Your doctor will ask you about your symptoms, and medical and family history. The abdomen, pelvis, vaginal, and/or rectal areas will carefully examined. Your doctor may recommend different tests in order to identify tumors and confirm diagnosis.
If you are having urinary symptoms, your doctor may conduct certain tests to identify abnormalities. These may include:
Urine tests check for the presence of blood, infection, or other abnormal cells in the urine. It may help identify or eliminate noncancerous causes of symptoms.
Cells found in the urine can also be examined to look for the presence of abnormal or cancerous cells. Cell testing, called cytology, will also help determine if the abnormal cells are from the bladder or other areas of the urinary tract, like the kidneys.
Blood tests may helpful to identify markers in the blood. For example, tumor markers or specific blood protein levels may be elevated in the presence of cancer.
Imaging tests may be used to look for the presence of tumors. They can also help assess the size and location of the tumor when located. Some tests use contrast material to highlight structures so images are more clear and detailed. Imaging tests may include: CT scanMRI scanIntravenous pyelography
A bladder biopsy is done during cystoscopy. Cystoscopy involves passing a small scope through the urethra and into the bladder. Contrast material may be used to highlight cancer cells. During a biopsy, suspicious tissue is removed so it can be examined under a microscope. This is the only way to confirm a diagnosis.
The physical exam, combined with blood, urine, imaging, and biopsy test results will determine the stage of the cancer. Staging is used to identify where and how far the cancer has spread. It is also used to guide your treatment plan. Treatment and outcomes depend on several factors, such as location, tumor size, stage, and overall health.
In general, cancer is staged from 0-IV. Stage 0—Carcinoma in situ—A very localized group of abnormal cells are found in the innermost lining of the bladder.Stage I—Cancer cells are found in the bladder’s deeper tissues, but not in the bladder’s layer of muscle or any lymph nodes.Stage II—Cancer cells have spread to the bladder’s muscles, but not in any lymph nodes.Stage III—Cancer cells have spread through the muscular wall of the bladder to the layer of tissue surrounding the bladder OR possibly to the reproductive organs including the prostate glands. No lymph nodes are involved Stage IV—Cancer cells have spread to the tissue that lines the wall of the abdomen and/or pelvis. There may be cancer cells identified within lymph nodes and/or in distant locations, such as the liver, lungs, or bone.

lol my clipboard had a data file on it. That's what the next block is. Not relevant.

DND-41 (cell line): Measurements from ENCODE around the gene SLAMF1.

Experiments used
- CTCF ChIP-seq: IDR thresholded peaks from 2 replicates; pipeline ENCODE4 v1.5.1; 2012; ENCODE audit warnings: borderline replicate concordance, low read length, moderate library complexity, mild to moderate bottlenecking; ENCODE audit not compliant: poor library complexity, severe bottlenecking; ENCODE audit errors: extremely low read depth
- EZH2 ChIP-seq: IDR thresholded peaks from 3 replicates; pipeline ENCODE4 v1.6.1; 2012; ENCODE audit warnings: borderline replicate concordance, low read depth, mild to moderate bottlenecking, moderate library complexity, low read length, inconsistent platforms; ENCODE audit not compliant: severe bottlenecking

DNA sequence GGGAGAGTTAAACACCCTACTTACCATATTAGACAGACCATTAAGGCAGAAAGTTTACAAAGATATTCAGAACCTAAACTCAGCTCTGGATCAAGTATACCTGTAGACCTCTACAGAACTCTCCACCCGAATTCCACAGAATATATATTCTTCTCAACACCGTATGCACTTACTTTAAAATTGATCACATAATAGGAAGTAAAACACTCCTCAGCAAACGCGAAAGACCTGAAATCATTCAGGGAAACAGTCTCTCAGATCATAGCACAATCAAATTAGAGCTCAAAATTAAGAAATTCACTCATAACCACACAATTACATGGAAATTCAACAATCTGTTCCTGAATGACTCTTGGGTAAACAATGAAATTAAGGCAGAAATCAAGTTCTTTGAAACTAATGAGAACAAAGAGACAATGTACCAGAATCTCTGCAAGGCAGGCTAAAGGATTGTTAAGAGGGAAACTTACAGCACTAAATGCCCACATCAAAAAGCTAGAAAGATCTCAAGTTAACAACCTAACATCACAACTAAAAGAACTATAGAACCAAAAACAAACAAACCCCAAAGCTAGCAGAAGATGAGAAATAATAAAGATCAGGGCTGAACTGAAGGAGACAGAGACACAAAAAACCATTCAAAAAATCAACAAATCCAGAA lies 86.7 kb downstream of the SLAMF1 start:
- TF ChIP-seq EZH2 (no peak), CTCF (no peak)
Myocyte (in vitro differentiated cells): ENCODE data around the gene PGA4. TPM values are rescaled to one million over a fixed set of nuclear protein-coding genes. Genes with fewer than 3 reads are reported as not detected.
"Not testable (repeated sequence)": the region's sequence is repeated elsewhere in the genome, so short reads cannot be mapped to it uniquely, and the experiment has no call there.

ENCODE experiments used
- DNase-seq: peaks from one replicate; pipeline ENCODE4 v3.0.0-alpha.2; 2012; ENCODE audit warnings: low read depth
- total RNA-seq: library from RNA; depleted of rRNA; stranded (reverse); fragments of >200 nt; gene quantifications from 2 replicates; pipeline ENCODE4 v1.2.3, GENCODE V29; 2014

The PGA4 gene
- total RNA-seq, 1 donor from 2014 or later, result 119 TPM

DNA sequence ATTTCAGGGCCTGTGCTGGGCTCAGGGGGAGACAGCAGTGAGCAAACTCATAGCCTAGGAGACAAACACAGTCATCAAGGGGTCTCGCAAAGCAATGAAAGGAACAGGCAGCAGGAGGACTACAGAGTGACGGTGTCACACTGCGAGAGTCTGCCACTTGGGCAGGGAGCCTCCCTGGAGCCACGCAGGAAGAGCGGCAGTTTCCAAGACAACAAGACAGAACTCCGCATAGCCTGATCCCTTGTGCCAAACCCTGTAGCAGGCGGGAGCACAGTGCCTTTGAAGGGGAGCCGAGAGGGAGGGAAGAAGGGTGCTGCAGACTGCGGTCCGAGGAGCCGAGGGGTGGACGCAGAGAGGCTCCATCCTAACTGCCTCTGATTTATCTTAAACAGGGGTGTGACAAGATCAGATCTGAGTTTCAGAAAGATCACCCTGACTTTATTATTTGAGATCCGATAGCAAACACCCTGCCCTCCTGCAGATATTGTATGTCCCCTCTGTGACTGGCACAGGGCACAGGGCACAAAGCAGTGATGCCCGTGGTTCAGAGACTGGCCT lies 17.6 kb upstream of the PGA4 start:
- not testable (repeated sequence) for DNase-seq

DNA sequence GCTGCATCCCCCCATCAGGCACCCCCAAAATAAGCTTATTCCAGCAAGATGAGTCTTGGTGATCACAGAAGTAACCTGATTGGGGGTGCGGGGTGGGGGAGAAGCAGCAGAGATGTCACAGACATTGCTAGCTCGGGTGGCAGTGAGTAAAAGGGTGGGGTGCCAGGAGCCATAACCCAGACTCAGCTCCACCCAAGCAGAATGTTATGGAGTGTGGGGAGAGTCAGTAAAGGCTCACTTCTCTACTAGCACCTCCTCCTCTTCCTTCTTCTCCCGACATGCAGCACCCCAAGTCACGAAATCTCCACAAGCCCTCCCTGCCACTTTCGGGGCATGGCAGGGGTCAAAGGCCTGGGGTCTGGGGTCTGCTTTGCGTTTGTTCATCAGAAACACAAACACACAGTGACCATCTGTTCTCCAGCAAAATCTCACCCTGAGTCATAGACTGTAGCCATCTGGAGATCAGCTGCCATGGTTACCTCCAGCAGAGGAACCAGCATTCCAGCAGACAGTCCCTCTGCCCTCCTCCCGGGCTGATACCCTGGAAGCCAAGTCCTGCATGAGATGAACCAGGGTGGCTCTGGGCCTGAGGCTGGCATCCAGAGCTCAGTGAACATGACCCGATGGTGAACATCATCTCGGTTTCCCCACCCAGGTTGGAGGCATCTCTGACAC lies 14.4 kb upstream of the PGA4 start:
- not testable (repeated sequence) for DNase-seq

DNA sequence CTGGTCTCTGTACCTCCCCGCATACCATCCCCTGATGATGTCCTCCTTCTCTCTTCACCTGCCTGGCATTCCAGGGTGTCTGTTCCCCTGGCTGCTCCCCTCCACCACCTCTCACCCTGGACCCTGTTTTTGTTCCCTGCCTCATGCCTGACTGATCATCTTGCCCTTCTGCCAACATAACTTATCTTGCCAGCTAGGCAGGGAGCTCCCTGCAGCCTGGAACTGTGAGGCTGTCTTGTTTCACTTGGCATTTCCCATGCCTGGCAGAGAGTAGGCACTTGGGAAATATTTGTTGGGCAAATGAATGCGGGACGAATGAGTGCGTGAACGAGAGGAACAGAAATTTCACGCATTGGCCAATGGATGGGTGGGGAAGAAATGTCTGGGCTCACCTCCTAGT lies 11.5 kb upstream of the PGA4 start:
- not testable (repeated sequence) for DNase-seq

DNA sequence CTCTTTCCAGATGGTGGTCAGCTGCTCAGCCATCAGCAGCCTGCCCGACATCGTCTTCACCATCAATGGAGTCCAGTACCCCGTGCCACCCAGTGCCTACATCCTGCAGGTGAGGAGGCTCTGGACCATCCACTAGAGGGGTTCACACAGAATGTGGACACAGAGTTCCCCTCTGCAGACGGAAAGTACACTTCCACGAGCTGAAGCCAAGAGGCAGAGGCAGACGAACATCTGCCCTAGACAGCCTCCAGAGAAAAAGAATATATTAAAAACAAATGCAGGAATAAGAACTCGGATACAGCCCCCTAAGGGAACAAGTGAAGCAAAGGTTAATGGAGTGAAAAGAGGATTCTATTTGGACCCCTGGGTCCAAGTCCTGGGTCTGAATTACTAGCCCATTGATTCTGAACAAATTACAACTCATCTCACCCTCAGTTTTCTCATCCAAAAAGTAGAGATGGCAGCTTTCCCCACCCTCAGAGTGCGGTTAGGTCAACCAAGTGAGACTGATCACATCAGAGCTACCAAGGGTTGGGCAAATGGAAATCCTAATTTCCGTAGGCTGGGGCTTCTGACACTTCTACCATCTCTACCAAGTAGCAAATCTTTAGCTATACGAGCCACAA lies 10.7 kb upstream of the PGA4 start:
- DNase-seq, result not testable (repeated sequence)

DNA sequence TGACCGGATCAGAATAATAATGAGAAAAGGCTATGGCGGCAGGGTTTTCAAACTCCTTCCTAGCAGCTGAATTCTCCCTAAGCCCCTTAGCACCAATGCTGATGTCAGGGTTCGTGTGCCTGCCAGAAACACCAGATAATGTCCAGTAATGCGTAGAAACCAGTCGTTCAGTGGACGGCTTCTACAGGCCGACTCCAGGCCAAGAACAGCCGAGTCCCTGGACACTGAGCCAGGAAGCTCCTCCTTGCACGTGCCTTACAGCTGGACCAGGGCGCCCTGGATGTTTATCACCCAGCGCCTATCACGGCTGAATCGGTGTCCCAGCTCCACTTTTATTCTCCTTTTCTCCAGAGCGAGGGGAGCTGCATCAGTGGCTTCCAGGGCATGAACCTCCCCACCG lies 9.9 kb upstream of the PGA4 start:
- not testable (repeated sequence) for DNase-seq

Stages of Bladder Cancer
Copyright © Nucleus Medical Media, Inc.
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http://www.cancer.org/acs/groups/cid/documents/webcontent/003085-pdf.pdf. Accessed June 29, 2015.
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Bladder cancer. Merck Manual Professional Version website. Available at: http://www.merckmanuals.com/professional/genitourinary-disorders/genitourinary-cancer/bladder-cancer. Updated November 2013. Accessed June 29, 2015.
General information about bladder cancer. National Cancer Institute website. Available at: http://www.cancer.gov/types/bladder/patient/bladder-treatment-pdq. Updated May 29, 2015. Accessed June 26, 2015.
Stages of bladder cancer. National Cancer Institute website. Available at: http://www.cancer.gov/types/bladder/patient/bladder-treatment-pdq#section/_109. Updated May 29, 2015. Accessed June 29, 2015.
Last reviewed May 2015 by Mohei Abouzied, MD
Please be aware that this information is provided to supplement the care provided by your physician. It is neither intended nor implied to be a substitute for professional medical advice. CALL YOUR HEALTHCARE PROVIDER IMMEDIATELY IF YOU THINK YOU MAY HAVE A MEDICAL EMERGENCY. Always seek the advice of your physician or other qualified health provider prior to starting any new treatment or with any questions you may have regarding a medical condition.
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